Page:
AtB#3 was a viper's nest of backstabbing, intrigue and subterfuge. And that was just what happened when the pizzas started appearing! We accept full responsibility for this, having set the scene with a selection of games that encouraged everyone to put on their most angelic faces whilst quietly plotting their opponents' downfall. We can only applaud how fully you embraced the theme :-)

(Disclaimers: everyone got the correct food in the end, just not necessarily in the right order. The alternative explanation of completely innocent mistakes has not been disproven. Everyone remained friendly and polite throughout!)

Here are the games that started the trouble...

  • In Not Alone, players are survivers of a space ship crash on an alien planet... except for one, who plays as the existing resident of the planet, a 'creature' that perhaps doesn't mean you actual harm, but definitely doesn't want you to signal for help and escape. To kick off each round, each survivor secretly chooses a location on the planet to visit, all of which offer some useful characteristic or resource. The creature also decides where to lurk this turn, and potentially also disables or booby-traps one or more other locations. When the choices are revealed, we learn whether the survivors have moved a step or two closer to escaping the planet... or, whether the creature has successfully sapped some of their willpower, making them more likely to just... stay. This is a very new (2016 released), nail-biting game of guesswork and second-guesswork for 2-7 players, complete with great artwork with an 80s-inspired, Stranger Things-type feel.
  • Citadels is a more venerable offering, having been around since 2000 and quietly reached something like classic status in the world of Euro games. It was thrust back into the limelight with a re-release in late 2016 (we haven't got our sticky fingers on the new version yet, so we were playing the original). Players are racing to build lofty citadels by drawing building cards from a deck and paying gold to construct them. So far, so simple, not to mention intrigue-free... However, the cards you can draw, the money you have available, and the nasty things you're able to do to other players are all determined by the role card you choose at the start of the round. The roles are selected using a card-drafting mechanic (pick a card and pass the rest on, for those unfamiliar), meaning that some players have some information about which roles other players might have adopted. This is important, because the nasty cards act on specific roles rather than specific players. So, if you're the thief and you want to steal money from the player to your left, you'd better guess right which role they selected or your attack will go awry. All this adds up to a LOT of game in a tiny and very reasonably priced box.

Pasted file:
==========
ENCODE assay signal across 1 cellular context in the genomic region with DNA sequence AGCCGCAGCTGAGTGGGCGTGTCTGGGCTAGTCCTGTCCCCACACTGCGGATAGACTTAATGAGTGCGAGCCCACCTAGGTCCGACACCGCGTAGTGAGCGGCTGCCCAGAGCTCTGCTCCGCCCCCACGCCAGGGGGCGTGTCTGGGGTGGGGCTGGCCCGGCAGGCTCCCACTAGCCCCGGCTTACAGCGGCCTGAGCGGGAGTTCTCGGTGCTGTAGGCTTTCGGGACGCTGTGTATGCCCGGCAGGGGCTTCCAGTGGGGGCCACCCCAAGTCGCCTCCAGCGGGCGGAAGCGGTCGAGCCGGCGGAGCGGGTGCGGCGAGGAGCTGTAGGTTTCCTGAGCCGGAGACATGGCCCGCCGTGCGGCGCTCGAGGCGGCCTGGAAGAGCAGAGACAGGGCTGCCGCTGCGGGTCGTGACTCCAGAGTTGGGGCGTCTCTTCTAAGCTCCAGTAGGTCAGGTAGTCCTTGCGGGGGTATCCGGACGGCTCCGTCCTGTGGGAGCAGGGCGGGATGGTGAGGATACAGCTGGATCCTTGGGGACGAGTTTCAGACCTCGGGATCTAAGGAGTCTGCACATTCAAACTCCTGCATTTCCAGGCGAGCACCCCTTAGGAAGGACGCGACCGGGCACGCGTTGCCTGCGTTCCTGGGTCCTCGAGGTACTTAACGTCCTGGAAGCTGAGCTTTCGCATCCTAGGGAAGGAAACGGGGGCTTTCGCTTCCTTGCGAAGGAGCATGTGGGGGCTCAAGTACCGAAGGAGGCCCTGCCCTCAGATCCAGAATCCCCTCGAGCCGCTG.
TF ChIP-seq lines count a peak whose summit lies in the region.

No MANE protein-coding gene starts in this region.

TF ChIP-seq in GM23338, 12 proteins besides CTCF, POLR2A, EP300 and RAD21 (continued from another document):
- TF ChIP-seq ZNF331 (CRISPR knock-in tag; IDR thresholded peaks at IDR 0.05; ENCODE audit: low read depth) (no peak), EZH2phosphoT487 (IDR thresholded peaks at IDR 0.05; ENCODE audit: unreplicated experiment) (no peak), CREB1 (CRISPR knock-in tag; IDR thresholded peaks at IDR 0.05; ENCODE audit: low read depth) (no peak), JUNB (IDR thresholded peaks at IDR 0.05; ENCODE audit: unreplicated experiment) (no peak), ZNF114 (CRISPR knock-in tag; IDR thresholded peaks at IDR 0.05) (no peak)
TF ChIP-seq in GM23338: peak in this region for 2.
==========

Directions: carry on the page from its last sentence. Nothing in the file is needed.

• I won't say too much about Sheriff of Nottingham, except that it's both gripping and funny, despite being, in essence, "Customs: the game". If that's given you an appetite to learn more, we strongly recommend you watch this excellent video, from our favourite games reviewers Shut Up and Sit Down.
  • The Resistance: Avalon is set in the time of King Arthur, with players as knights in his court. At the start of the game everyone is dealt a hidden role card, assigning them either as a loyal servant of Arthur or an evil minion of Mordred. One of Arthur's servants is Merlin, who learns the identities of Mordred's minions. Said minions also know who else is on their side, whereas the rest of Arthur's allies are playing blind. Throughout the game, players take turns selecting a team of knights from those round the table to embark on one of a series of quests (team selections are voted on by the rest of the players to determine whether each will go ahead). Getting the team right is crucial, since those who make the final cut have the chance to sabotage the mission from within, and Arthur's servants must complete three missions successfully in order to win. If they do manage to get that far, the forces of evil have one final shot at victory: if they can guess the identity of Merlin, he is assassinated and Mordred & co win the day, so he had better make use of his insider info very carefully. A number of other special roles can be introduced to the mix creating further twists and turns, but suffice it to say that the set-up reliably creates tension and surprises, and the big reveal at the end when you finally learn who was who can be enlightening on a number of levels! There are also few things more satisfying than finding yourself accepted as a trusted member of the good guys' team, knowing all along that you have something nasty up your sleeve.